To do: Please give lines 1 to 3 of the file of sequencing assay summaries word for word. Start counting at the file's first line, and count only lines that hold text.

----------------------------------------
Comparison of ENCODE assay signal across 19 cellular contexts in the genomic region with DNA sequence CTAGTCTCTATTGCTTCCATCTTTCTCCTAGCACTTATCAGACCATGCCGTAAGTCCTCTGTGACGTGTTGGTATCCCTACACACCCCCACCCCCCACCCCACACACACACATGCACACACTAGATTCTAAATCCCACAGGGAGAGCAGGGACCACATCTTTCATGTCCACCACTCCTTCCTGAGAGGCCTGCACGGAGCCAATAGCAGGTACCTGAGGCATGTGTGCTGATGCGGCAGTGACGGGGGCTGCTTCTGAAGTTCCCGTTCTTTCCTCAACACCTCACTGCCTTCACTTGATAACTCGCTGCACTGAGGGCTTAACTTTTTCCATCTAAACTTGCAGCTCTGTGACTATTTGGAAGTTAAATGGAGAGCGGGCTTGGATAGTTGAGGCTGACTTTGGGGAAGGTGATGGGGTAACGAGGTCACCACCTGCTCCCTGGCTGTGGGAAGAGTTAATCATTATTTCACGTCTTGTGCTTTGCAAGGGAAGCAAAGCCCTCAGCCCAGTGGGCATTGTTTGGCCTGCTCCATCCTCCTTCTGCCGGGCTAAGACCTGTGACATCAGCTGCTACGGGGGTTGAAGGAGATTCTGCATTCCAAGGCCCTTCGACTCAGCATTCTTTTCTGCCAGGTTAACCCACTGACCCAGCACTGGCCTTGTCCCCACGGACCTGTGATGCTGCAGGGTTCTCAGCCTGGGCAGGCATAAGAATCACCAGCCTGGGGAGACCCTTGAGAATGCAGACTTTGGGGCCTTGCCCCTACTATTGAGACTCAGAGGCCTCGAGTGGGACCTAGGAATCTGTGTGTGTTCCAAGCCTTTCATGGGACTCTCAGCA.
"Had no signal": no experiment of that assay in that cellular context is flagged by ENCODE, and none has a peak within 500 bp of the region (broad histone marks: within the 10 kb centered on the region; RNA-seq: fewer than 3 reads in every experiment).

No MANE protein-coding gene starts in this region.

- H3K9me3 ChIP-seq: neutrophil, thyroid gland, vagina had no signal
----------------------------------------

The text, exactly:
Comparison of ENCODE assay signal across 19 cellular contexts in the genomic region with DNA sequence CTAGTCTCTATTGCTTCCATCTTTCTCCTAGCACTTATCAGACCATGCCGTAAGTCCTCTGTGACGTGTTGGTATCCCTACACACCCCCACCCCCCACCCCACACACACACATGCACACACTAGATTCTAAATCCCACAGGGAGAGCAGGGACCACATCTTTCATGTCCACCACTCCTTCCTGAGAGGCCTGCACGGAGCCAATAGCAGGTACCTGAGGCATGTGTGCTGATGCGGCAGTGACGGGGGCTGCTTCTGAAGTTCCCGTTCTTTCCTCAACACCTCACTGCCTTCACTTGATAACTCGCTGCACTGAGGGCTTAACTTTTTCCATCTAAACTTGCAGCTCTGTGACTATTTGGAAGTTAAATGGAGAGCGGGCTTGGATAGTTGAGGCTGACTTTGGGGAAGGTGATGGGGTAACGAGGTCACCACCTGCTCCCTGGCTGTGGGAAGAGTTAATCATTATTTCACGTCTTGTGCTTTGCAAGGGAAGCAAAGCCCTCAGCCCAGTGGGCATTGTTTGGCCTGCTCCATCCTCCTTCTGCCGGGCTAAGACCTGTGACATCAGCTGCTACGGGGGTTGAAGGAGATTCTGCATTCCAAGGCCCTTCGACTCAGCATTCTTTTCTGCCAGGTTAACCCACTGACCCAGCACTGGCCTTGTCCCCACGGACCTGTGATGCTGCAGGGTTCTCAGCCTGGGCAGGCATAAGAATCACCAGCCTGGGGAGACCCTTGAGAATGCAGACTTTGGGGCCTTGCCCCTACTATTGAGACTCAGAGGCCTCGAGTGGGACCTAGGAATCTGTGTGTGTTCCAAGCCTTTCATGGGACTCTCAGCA.
"Had no signal": no experiment of that assay in that cellular context is flagged by ENCODE, and none has a peak within 500 bp of the region (broad histone marks: within the 10 kb centered on the region; RNA-seq: fewer than 3 reads in every experiment).

No MANE protein-coding gene starts in this region.